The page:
Kidney Disease Persists in Black Community

Stacy M. Brown | 8/14/2013, noon
She wasn’t supposed to survive.
Cheryl Jones Photo by Shevry Lassiter

Medical experts said they’re unsure of the reason for the disparity, but many agreed that blacks remain at great risk.

“Not only are African Americans more likely to be designated with chronic kidney disease at an early age, we are more likely to be diagnosed with the advanced stage of kidney disease and kidney failure which pose a huge burden on our physical, emotional and financial well being,” said Dr. Constance Mere, a nephrologist at Howard University Hospital.

Richmond, Va., resident Darryl Cheatham’s kidneys stopped working at an early age. He was 24, and after a year-and-a-half of waiting for a transplant and undergoing three hours of dialysis three days per week, Cheatham, 48, finally received a transplant. “It’s an awesome blessing,” he said. “Having a transplant is a second chance at life. I encourage people to donate.”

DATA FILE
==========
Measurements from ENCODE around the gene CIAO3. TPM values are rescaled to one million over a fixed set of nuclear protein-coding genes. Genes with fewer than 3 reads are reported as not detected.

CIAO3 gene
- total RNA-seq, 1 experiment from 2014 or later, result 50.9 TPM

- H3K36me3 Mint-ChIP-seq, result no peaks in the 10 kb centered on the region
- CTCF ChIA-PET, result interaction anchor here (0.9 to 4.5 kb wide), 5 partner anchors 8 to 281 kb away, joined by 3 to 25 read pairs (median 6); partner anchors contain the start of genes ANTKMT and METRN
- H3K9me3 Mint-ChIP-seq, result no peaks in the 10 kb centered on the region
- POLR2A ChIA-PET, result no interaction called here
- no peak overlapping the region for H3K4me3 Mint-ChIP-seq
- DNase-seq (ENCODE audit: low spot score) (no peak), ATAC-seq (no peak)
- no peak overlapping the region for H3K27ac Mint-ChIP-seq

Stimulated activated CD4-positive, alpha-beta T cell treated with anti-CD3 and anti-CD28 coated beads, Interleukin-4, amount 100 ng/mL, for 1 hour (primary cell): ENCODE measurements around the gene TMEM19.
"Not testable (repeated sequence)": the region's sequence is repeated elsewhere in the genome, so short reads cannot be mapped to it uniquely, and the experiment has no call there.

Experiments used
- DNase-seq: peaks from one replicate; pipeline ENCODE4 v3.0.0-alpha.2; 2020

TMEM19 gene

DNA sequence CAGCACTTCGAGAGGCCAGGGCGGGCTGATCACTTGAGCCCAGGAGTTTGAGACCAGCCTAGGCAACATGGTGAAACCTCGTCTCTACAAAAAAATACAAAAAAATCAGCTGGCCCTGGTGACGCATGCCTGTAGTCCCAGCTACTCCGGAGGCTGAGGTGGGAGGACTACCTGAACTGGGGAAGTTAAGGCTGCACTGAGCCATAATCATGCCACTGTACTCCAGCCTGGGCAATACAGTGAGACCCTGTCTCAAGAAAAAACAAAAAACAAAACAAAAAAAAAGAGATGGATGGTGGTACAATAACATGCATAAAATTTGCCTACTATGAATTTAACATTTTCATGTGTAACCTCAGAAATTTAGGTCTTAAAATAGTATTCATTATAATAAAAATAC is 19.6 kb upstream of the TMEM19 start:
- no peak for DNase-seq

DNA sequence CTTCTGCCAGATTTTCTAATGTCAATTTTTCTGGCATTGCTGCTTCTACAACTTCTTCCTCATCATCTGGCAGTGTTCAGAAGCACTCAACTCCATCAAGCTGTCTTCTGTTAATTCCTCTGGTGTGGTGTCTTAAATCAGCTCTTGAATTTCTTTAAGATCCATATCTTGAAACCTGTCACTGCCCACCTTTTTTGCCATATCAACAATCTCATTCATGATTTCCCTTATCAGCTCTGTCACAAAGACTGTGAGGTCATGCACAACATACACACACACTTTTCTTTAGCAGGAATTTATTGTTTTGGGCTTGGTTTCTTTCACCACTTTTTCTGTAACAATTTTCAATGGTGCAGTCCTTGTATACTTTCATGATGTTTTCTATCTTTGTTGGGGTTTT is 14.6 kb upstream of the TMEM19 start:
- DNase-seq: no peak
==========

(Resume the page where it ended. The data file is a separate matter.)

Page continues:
More than 116,000 Americans are currently on the national organ transplant waiting list, with more than 94,000 patiently waiting for a life-saving kidney.

In 2012, an average of 13 people died each day while waiting for a kidney transplant, many of the fatalities were African Americans.

Because of the extended waiting list for a transplant, Callender established National Minority Donor Awareness Day, which is observed each year during the first week of August.

The goal is not only to raise awareness about the need for more organ and tissue donors, but to also prevent the need for transplants by promoting healthy lifestyles.

“It’s very important that we understand there are ways to help fight this,” Callender said. “I also believe the perception that African Americans are not interested in being donors or are not interesting in doing something about this is wrong.”

Nearly 60 percent of Americans will develop kidney disease in their lifetime, according to a new analysis published in the American Journal of Kidney Disease. In comparison, the lifetime risk of diabetes, heart attack and invasive cancer is approximately 40 percent.

“This data clearly shows that Americans are more likely than not to develop kidney disease, which – in its later stages – is physically devastating and financially overwhelming,” said Dr. Beth Piraino, president of the National Kidney Foundation.

“More importantly, if caught early, the progression of kidney disease can be slowed with lifestyle changes and medications,” Piraino said. “This underscores the importance of annual screenings, especially within the at–risk population, to potentially prevent kidney disease and ensure every patient with kidney disease receives optimal care.”